Treehouse Riddle is a puzzle title, and I mean puzzle with a capital P. If you eat, sleep, and breathe puzzler games, this one offers a good amount of brain-bending content. But at times, I felt like I was taking the SATs.

The puzzles are wrapped in a unique setting, a giant treehouse with multiple buildings. The story is cryptic, with you in control of an unknown girl. While I guessed pretty early on where the plot was heading, it still wasn’t bad and avoided some of the more overused cliches, which I appreciated. I won’t spoil anything about how it develops, though. Unless pointing out how absurdly long the elderly gentleman’s nose is counts as a spoiler.

Each area has a series of puzzles, and completing them unlocks a final (much more difficult) puzzle, so you can exit and move on. Think of it as Layton meets an escape room. But while the Layton games have puzzles that are good more often than not, Treehouse Riddle has puzzles that are math more often than not.

Yes, there were far too many math puzzles for our liking (my wife and I). There just wasn’t a balance of variety. Occasionally there was the odd tricky gimmick, too, which left us unfulfilled when we solved it. Towards the end, we had to jot down notes to solve a few.

Speaking of the end, it felt padded, with backtracking and redundant puzzles. At least the story kept us going until the end. Well, almost. After the five hours or so it took us, a second, even more challenging mode was unlocked. Content isn’t the issue here. Instead, it’s a question of whether the content is entertaining enough.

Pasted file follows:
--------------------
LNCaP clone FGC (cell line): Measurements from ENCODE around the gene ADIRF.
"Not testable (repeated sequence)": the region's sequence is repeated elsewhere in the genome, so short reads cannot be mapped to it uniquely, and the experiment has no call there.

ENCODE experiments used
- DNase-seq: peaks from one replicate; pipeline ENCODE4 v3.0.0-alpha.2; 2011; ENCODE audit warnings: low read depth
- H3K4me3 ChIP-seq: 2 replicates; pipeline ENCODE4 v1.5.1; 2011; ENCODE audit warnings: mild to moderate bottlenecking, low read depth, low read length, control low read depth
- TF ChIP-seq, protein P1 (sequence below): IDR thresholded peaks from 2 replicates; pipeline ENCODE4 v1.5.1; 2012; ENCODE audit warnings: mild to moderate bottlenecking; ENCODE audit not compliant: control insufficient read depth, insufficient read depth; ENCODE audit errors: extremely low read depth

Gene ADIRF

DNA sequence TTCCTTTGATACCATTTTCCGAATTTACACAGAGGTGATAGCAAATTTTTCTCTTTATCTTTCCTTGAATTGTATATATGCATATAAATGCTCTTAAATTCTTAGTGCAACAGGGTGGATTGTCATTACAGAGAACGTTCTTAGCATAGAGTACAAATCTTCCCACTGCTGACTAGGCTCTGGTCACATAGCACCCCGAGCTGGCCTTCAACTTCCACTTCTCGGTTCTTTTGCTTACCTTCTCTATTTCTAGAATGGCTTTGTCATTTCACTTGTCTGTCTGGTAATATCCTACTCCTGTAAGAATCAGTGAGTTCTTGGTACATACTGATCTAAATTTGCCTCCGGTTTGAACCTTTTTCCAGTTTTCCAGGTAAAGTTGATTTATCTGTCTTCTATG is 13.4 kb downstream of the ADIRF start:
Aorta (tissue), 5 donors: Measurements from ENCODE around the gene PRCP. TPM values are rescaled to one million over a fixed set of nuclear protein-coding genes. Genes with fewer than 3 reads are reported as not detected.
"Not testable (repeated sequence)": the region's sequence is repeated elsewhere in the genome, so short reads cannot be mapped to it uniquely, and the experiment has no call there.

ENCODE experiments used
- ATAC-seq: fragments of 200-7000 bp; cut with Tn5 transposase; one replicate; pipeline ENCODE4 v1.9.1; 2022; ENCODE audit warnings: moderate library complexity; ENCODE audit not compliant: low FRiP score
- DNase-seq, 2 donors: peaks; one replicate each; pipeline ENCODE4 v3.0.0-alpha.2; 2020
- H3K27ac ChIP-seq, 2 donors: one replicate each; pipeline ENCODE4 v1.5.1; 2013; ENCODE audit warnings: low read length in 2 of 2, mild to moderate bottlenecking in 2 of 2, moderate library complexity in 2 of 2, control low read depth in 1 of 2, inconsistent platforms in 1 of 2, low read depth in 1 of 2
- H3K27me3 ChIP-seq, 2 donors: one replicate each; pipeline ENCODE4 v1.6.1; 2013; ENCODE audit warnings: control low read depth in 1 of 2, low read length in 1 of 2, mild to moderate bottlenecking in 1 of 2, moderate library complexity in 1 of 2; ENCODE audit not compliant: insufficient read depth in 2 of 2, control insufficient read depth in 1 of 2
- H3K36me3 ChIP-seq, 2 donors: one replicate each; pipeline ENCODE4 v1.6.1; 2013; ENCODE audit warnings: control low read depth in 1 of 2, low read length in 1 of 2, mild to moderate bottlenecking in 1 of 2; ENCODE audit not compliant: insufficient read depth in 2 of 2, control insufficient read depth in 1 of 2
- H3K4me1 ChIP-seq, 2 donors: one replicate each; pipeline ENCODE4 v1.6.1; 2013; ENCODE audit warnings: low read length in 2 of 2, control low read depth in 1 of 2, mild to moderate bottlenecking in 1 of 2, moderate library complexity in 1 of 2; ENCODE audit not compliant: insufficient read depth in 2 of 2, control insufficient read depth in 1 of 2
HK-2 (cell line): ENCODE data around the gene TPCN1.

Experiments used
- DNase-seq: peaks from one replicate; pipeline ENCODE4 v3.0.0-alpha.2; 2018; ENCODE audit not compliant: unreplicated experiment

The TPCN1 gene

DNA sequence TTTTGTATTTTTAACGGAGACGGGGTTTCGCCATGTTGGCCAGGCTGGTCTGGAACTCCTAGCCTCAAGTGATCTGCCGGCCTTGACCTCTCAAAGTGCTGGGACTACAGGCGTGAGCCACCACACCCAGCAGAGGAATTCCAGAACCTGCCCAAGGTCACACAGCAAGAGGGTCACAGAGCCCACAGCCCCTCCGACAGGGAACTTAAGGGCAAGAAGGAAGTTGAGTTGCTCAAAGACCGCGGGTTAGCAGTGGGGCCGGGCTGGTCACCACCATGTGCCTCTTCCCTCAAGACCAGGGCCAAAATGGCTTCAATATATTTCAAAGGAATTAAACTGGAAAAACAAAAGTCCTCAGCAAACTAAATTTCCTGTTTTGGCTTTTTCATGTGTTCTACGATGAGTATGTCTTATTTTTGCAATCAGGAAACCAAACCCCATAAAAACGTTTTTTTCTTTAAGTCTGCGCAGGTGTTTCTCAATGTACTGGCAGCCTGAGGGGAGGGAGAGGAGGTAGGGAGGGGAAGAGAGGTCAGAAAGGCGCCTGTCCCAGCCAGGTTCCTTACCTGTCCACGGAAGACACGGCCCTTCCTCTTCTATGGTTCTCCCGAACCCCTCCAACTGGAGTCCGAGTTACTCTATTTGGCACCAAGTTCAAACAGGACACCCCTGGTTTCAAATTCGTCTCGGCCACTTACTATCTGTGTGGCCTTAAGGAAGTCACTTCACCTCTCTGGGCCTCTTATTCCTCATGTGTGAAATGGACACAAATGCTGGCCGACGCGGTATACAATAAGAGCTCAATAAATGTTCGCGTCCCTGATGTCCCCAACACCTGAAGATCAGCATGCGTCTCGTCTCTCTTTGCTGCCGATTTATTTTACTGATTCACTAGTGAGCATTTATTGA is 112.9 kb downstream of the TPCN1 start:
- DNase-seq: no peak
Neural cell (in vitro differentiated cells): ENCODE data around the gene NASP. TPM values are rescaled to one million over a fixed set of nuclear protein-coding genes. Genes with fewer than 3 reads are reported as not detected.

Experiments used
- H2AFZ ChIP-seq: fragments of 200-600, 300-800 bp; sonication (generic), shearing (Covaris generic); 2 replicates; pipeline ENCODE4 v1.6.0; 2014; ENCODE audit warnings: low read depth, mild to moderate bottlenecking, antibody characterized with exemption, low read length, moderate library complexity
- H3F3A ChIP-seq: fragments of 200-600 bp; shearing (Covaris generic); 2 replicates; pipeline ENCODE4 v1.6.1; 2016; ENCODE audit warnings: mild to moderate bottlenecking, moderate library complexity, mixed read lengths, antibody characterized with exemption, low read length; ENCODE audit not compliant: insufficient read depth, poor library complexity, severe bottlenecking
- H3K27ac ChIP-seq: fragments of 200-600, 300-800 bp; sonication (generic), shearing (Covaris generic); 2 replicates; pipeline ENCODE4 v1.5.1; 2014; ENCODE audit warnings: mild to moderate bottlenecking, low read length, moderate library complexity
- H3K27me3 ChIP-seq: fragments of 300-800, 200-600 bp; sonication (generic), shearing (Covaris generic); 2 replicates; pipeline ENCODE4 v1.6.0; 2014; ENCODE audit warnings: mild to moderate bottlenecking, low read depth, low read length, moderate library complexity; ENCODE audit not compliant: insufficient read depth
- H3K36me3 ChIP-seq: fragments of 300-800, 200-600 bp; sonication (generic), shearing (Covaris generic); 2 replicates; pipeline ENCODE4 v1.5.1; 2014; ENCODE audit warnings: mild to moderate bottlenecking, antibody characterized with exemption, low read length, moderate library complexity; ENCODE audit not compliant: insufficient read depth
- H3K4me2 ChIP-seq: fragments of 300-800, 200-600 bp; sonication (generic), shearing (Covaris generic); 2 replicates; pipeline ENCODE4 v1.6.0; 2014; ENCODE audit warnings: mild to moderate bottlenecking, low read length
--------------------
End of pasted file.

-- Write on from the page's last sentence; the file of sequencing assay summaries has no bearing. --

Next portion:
At least the hint system ensures you’ll never be totally stuck. Many of these puzzles have an objective that isn’t clear, so the first hint always shows the rules. Subsequent clues give you more direction, so you could knock off a fair chunk of time if you used hints liberally. Of course, you can also skip puzzles altogether; although we never tried this, it’s a thoughtful inclusion to be used in moderation.

The game has some nicely done piano music that is relaxing, even beautiful sometimes. However, the second mode starts with a tune that sounds out of Mario Kart. It fits about as well as Milli Vanilli leading the Mormon Tabernacle Choir. Wisely it soon gives way to some more fitting and enjoyable music. So no big complaints with these tunes, which are an asset to the head-scratching puzzles.

Treehouse Riddle isn’t bad for what it is, a niche puzzle game. If you’re part of that niche, and the thought of busting out pen and paper to solve complex math problems appeals to you, by all means, this is a satisfactory implementation. But the lack of variety keeps me from giving this a broad recommendation as a good game since I didn’t enjoy my time enough with it. The unique setting, solid story, and good music only go so far.